The VBA Ubound function

Description

The VBA UBound (Upper Bound) function returns the upper limit of an array as opposed to the LBound (Lower Bound) that returns the lower limit of an array. Both functions (UBound and LBound) can be combined to determine the size of an array.

Syntax

The syntax of the UBound function is: UBound( ArrayName, [Dimension] )

Arguments

The UBound function has two arguments which are “ArrayName" and “Dimension"

ArrayName

 It is a required argument referring to the array for which you want to find the highest subscript.

Dimension

It is an optional integer that specifies the dimension of the array. When omitted in the code, it takes a default value 1.

Reminder on Arrays

An array is a special type of data type that can store multiple objects of the same type. An array can be considered as a container than can store more than one value at the same time. Arrays can be One-dimensional or Multi-dimensional (Two-dimensional, Three-dimensional etc.). The values within an array are called elements or items. Each item in an array is assigned an index position or an index. The index represents the position of the element within the array; it is placed in line relatively to the other elements of the array.

Note that array indexes start counting from zero (0) meaning that the first element of an array will have as index 0, the second element has index 1, and so on.

Let’s consider for example an array of strings called seasons that will store the four seasons[Spring, Summer, Fall, Winter]. In this One-dimensional array, the index of Spring = 0, Summer = 1, Fall = 2, Winter = 3. The Upper bound index of this array is 3 representing the index of the last item of the array.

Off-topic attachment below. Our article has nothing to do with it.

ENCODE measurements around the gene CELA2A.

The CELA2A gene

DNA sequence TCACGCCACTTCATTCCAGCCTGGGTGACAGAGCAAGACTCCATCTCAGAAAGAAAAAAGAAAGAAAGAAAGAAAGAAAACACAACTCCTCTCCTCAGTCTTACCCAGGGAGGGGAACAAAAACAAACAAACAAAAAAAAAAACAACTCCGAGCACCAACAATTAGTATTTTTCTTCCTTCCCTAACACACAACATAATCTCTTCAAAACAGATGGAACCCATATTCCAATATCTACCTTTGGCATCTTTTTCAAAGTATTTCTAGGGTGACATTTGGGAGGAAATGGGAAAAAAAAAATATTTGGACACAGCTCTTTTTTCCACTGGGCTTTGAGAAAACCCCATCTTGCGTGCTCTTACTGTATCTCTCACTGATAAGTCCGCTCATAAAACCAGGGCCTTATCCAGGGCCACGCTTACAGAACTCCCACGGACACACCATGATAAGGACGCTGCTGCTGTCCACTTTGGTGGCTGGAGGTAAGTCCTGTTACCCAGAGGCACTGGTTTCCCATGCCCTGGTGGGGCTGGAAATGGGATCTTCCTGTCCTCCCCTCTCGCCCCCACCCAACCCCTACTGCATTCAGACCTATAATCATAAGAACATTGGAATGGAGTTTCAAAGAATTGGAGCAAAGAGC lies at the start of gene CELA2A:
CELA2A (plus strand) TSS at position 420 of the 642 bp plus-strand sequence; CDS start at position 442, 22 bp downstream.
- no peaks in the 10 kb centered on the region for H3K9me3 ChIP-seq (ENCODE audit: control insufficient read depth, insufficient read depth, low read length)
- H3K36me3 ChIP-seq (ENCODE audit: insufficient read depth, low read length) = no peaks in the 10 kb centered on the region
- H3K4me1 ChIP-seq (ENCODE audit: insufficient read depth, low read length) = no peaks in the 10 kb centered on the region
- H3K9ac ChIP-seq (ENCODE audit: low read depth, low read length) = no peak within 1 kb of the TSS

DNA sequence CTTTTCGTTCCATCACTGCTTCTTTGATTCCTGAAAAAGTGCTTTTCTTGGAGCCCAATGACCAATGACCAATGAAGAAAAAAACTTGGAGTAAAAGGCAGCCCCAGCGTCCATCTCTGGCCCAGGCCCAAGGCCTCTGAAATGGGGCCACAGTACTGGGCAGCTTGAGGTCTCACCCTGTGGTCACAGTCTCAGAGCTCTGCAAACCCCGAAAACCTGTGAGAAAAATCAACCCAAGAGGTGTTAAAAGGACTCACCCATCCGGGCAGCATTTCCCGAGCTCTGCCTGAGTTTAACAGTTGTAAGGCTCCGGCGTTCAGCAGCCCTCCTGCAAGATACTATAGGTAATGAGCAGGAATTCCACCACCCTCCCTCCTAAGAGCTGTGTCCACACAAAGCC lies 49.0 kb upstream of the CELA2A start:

In VBA, arrays are declared like other variables using keyword Dim.

If I want to declare the array called seasons above, the syntax will be as follows:

Dim seasons(3) As String.

Above, the Upper Bound = 3, Number of elements = 4 because counting starts from 0  

 or

Dim seasons(0 to 3) As String.

Examples with VBA UBound Function

In the following lines we are going to apply the usage of the Ubound function with a step by step tutorial for beginners. It is advisable for you follow the steps and do it yourself.

While assuming that you know how to use the VBA/Excel Editor (If not, refer to the following article: How to create a procedure in Excel/VBA from the same author), let’s start:

Activity Number 1: One-Dimensional Array

For a start we shall create a procedure called “MyFirstArray" in the Module1 of the VBA Editor and write the following code:

Sub MyFirstArray()
Dim seasons(0 To 3) As String
Dim HighestIndex As Integer
HighestIndex = UBound(seasons)
MsgBox "The Highest Index is " & HighestIndex
End Sub
ubound example 1 code
Click the green “run” arrow to execute the code

After running the above VBA code, you should have the following:

ubound example 1 popup box results


Activity Number 2: Two-Dimensional Array

Let’s imagine an array called “prices" that has to store the prices of two goods (Good A and Good B). The code will be as follows:

Sub MySecondArray()
Dim prices(0 To 10, 0 To 100) As Double
Dim  PricesGoodA As Interger
Dim  PricesGoodB As Interger
PricesGoodA = UBound(prices, 1)
PricesGoodB = UBound(prices, 2)
	Debug.Print PricesGoodA
	Debug.Print PricesGoodB
End Sub
Note the use of an additional argument in the multi dimensional array indicating the column number in the array. A Two-dimensional array has 2 columns.  
ubound example 2
If you don’t have the immediate window, activate it using the Ctrl + G Command or go to View option and select Immediate Window.

After running the code, the variable PricesGoodA has the value 10 and the variable PricesGoodB has the value 100.

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